Patriots continue their Week 1 dominance

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Patriots continue their Week 1 dominance

File this under Stats That Mean Nothing: With yesterdays victory in Nashville, the Patriots have won nine straight Week 1 match-ups.

It all started in September of 2004, when Mike Vanderjagt went Scott Norwood at Gillette. The next year, the Pats took down Randy Gene and the Raiders. The year after that, they needed a late-game safety to squeak by the Bills.

In 2007, they destroyed the Jets. In 2008, they beat the Chiefs on an afternoon that defined bittersweet. It was the Bills again in 2009, the Bengals in 2010 and, last year, the Pats jump-started their run to the Super Bowl by embarrassing the Dolphins on Monday Night Football.

Of course, as earlier stated, it really doesnt matter. Around these parts, we know better than to get too hopped up on anything we see in Week 1.

Today, Stevan Ridleys a hero, the kid whos ready to revolutionize the Pats offense. However, one big fumble next week against Arizona, or two weeks from now in Baltimore or at any point over the next few months, and its Panic at the Disco. You can already hear the callers on Felger and Mazz: They cant count on this guy, fellas . . . bring back Sammy Morris!

Today, Wes Welkers the forgotten man. Hes splitting snaps with Julian Edelman. Hes no longer integral to the offense. Over the next five months, his value will diminish so abruptly that hell be begging the Pats to slap him with another franchise tag.

Or, maybe it was just one bad game.

Hell, maybe he wasnt feeling well? Whatever it is, heres a question: Would you bet your next paycheck against Welker having another 100-catch season? Would it absolutely blow your mind if he rips off nine catches for 90 yards and a TD next week? Seriously. If the Pats planned on simply phasing No. 83 out this year, why even franchise him? Dont you think Belichick could have come up with a few better ways to spend 9.5M?

Today, the rag tag offensive line that could do no right in the pre-season and nearly cost Tom Brady his nose in yesterday's first quarter might not be so bad. According to Greg Bedard at the Globe, Brady was only hit three times all game, and was hurried only five times on top of that. Today, the notion that the Pats are screwed without Brian Waters has been replaced by: "Waters? Who needs him!?"

But we all know that it only takes one hit in one game to change the entire narrative. That the entire offensive line is perpetually one play away from being remembered as a failure. Regardless of how unfair that might be.

OK, you get it. When it comes to Week 1 of the NFL season, nothing is real. Its the prologue to an 800-page novel, the opening credits in a four-hour action film and any grand statement made in its aftermath will likely leave you feeling stupid.

At the end of the day, you can only hope for two things:

1. No major injuries.

2. A win and even that's taken with a grain of salt the size of Vince Wilforks belly button.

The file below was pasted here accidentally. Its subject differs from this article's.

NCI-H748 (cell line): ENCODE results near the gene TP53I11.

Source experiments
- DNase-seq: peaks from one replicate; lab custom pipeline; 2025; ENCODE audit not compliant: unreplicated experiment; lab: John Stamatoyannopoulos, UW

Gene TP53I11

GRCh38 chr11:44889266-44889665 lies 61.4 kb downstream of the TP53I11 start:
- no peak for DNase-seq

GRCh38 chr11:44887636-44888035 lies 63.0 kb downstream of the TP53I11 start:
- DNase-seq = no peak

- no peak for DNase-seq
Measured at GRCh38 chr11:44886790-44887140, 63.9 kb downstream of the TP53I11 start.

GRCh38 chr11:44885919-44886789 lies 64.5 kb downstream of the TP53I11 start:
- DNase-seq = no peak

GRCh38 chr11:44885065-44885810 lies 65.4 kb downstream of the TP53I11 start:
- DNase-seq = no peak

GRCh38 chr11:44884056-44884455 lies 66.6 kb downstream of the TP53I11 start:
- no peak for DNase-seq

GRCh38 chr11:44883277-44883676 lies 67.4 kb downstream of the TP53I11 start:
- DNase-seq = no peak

But of course, it beats the alternative. And for the ninth straight year, the Pats have done just that. Save for 2008, when Brady's injury left all of New England paralyzed by depression, they've emerged from the NFL's opening weekend on the right foot, with no ceiling on what they can achieve. The sky's the limit, and even that feels a little restrictive.

Then again, the jury's still out on how crazy that last line will look come January.

Rich can be reached at rlevine@comcastsportsnet.com. Follow Rich on Twitter at http:twitter.comrich_levine

Quick Slants Podcast: Antonio Brown’s betrayal; Matt Light; eyeing up Pittsburgh

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Quick Slants Podcast: Antonio Brown’s betrayal; Matt Light; eyeing up Pittsburgh

Tom E. Curran and Phil Perry discuss the aftermath of Antonio Brown’s Facebook Live video. Curran interview Matt Light ahead of the AFC Championship. They dissect the press conferences of Tom Brady and Bill Belichick, and look at how to beat the Steelers.

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2:29 Antonio Brown’s Facebook Live aftermath

13:14 Stopping Le’Veon Bell

27:16 heywassyonumba? with Patrick Chung and Kyle Van Noy

32:30 Injury report updates for AFC Championship

36:51 Brady and Belichick’s press conferences

44:50 Matt Light interview

Belichick asked if playing at home helps: 'Go ask Dallas and Kansas City'

Belichick asked if playing at home helps: 'Go ask Dallas and Kansas City'

FOXBORO -- Bill Belichick knows that how you play, not where, is what matters most. 

That's why when he was asked on Wednesday about the advantage the Patriots will have by playing at Gillette Stadium in the AFC title game, he wasn't willing to go all-in on how a comfortable environment will positively impact his team.

"I don’t know," he said. "Go ask Dallas and Kansas City."

The Patriots apparently thought enough of home-field advantage that they played their starters throughout their regular-season finale win in Miami, exposing their best players to potential injury in order to maintain their positive momentum while simultaneously ensuring a better road to the Super Bowl. 

The Patriots fans in attendance on Sunday will help when the Patriots take on the Steelers, Belichick acknowledged. But there's much more to it than that. 

"Yeah, of course," he said, "but the game is won by the players on the field. That’s who wins football games – the players. And they’ll decide it Sunday night."

And if you needed any further proof, just ask the Cowboys and Chiefs how helpful their home crowds were in the Divisional Round.